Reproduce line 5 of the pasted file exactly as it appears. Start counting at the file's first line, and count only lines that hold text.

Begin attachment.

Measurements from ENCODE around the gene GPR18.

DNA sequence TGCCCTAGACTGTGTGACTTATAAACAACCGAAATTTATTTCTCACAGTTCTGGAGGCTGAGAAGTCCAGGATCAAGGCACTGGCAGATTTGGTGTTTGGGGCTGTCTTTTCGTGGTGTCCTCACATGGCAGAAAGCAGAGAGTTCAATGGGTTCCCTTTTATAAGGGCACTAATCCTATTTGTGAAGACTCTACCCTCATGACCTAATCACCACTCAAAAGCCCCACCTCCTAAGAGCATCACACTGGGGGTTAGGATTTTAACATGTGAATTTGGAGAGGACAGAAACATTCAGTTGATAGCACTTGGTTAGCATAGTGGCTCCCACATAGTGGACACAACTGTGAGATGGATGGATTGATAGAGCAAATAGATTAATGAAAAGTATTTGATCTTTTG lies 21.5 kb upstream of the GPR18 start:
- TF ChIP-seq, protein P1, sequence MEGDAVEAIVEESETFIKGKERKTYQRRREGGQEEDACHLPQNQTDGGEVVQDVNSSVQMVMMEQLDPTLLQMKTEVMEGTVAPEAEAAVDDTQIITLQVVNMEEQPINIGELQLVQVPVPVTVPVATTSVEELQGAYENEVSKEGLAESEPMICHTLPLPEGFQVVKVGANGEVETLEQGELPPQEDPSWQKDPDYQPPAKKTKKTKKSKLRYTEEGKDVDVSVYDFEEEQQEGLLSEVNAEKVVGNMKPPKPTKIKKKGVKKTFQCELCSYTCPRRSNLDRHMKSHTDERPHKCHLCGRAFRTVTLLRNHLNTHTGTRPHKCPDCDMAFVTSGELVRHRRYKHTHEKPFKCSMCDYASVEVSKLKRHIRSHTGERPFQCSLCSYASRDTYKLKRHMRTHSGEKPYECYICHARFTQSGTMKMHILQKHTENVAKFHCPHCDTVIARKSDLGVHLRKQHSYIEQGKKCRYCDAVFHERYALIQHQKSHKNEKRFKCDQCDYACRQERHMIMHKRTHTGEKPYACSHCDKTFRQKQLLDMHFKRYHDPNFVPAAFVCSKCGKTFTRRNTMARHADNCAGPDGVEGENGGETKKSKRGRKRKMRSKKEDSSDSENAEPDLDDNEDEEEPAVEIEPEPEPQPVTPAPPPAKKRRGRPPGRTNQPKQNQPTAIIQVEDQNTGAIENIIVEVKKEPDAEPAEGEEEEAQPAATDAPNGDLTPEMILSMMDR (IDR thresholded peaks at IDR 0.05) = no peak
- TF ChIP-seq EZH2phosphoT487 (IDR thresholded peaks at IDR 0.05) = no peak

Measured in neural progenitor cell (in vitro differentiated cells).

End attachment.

Measured in neural progenitor cell (in vitro differentiated cells).